Employers can find all kinds of ways to land themselves in legal hot water. Firing an employee without cause. Unilaterally changing a worker’s duties with no notice or consideration. And turning a blind eye to harassment, to name a few.
Most employers are well aware of those pitfalls. But there are other, less-known areas of law that can put employers on the hot seat. Cogeco Cable found one of these ways when it refused to let Kevin Drouillard, a former Cogeco employee who had been hired by Mastec, a contractor it does business with, to work on its equipment. Drouillard sued Mastec for wrongful dismissal and also set his sights on Cogeco under the tort of wrongful inducement of breach of contract.
Somewhat surprisingly, inducing someone to breach a contract is an action founded on the law of tort, as opposed to the law of contract. A tort is a civil wrong resulting in losses arising out of the breach of a legal duty of care, which is not dependent on the existence of a valid contract between the parties in question.
Claims of wrongful inducement of a breach of contract can be brought against a third party to the employment relationship — someone other than the employee or employer themselves — as Cogeco found out.
According to the
Employment Law Manual
, published by Carswell, the tort of wrongful inducement of breach of contract would occur by inducing:
•an employee to resign from her position without providing reasonable notice to the employer;
•an employer to terminate an employee without reasonable notice; and
•an employee to breach fiduciary obligations, such as the duty not to divulge confidential information to a competitor.
The ruling by the Ontario Court of Appeal in
Drouillard v. Cogeco Cable Inc.
provides an interesting example of the second bullet point listed above. After Cogeco refused to let Drouillard work on its equipment, Mastec withdrew its offer of employment to him. Droullard had been hired to work in Windsor, Ont. After Cogeco refused to let him work on its projects, Mastec gave him the option of working in London, Ont., or Kitchener, Ont., but he turned this offer down.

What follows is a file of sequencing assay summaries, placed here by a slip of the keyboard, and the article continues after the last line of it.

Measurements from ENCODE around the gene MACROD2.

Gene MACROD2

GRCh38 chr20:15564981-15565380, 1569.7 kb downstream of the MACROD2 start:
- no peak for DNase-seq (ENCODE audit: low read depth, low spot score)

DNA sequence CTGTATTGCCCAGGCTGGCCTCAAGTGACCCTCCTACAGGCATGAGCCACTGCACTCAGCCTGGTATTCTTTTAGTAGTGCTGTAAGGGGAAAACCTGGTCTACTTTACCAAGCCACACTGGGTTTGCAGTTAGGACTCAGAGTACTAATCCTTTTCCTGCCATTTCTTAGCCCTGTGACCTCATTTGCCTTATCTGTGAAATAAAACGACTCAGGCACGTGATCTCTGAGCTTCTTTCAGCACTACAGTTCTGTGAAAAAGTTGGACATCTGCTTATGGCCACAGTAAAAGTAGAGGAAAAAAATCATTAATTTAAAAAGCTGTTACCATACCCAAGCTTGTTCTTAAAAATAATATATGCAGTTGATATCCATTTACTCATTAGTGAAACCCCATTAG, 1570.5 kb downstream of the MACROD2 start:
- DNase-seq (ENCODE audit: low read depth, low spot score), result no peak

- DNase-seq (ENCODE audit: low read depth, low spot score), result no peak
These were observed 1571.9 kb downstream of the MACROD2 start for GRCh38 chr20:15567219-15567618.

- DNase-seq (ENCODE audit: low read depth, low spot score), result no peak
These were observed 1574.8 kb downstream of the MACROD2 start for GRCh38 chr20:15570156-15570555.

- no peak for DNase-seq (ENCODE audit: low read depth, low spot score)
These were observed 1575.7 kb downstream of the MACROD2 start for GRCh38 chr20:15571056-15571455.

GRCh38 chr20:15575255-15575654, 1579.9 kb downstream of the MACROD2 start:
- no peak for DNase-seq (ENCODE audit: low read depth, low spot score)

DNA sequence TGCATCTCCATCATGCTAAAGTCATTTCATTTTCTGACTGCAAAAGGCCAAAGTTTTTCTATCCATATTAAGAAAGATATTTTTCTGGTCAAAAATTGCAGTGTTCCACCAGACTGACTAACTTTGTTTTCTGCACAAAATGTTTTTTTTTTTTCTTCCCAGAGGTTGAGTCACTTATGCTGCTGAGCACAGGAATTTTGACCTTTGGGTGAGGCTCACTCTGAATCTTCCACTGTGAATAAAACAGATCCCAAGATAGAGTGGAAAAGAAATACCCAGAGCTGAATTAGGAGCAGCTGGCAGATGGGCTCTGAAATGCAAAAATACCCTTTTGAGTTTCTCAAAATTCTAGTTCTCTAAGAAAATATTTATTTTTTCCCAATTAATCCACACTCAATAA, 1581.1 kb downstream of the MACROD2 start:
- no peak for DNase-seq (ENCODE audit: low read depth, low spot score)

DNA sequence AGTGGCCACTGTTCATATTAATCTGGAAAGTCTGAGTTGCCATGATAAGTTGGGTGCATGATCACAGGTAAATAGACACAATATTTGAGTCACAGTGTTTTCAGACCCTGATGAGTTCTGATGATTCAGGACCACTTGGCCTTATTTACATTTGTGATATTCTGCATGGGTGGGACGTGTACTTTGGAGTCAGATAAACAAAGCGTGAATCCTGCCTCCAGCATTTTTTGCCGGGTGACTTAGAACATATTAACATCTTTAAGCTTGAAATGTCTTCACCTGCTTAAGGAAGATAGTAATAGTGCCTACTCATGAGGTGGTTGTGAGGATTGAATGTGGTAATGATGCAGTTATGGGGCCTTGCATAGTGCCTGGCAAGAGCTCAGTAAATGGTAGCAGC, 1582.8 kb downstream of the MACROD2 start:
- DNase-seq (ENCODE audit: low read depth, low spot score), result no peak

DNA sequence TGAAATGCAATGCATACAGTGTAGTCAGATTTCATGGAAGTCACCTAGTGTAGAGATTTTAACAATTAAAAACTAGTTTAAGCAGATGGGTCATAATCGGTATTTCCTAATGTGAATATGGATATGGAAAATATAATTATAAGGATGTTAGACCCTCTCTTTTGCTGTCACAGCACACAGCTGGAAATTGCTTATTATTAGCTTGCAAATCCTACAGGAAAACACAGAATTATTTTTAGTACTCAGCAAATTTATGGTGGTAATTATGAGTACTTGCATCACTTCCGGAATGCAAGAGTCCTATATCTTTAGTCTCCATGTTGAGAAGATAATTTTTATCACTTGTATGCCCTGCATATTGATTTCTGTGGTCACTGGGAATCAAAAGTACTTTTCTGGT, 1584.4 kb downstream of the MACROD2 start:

Rumours spread about Drouillard in the Windsor area, and he was unable to find work in his field. That’s when he decided to launch his lawsuit. He settled the wrongful dismissal suit with Mastec out of court, but pursued the claim for tort of wrongful inducement of breach of contract against Cogeco in court.
The trial judge found Drouillard “was a competent and able technician, and there was no reasonable basis for Cogeco’s refusal to allow Mastec to assign Drouillard to Cogeco projects.”
Cogeco appealed the trial court’s decision. The Ontario Court of Appeal agreed with the trial judge, using a four-part test to determine:
•Drouillard had a valid and enforceable contract with Mastec;
•Cogeco was aware of the existence of this contract;
•Cogeco intended to and did procure the breach of the contract; and
•as a result of the breach, Drouillard suffered damages.
The Court of Appeal further held that Cogeco was not entitled to claim a defence of justification, owing to the fact “Coegeco had meddled with and violated Drouillard’s employment agreement with Mastec, had acted contrary to its corporate policy and its conduct was malicious and punitive.”
It awarded damages of $107,544.77 for Drouillard’s lost wages and damage to his career as a cable and fibre optic technician.
“These tort claims are becoming increasingly common in wrongful dismissal litigation,” said Michael Fitzgibbon, a lawyer with Borden Ladner Gervais in Toronto. “While the circumstances of this case are unique and, I’d argue, rare, the pattern of plaintiffs joining torts to wrongful dismissal litigation is not.”
For more information see:
Drouillard v. Cogeco Cable Inc.
, 2007 CarswellOnt 2624 (Ont. C.A.)
Brian Kreissl is the managing editor for Consult Carswell. He can be reached at (416) 609-5886 or email@example.com. For more information visit www.consultcarswell.com.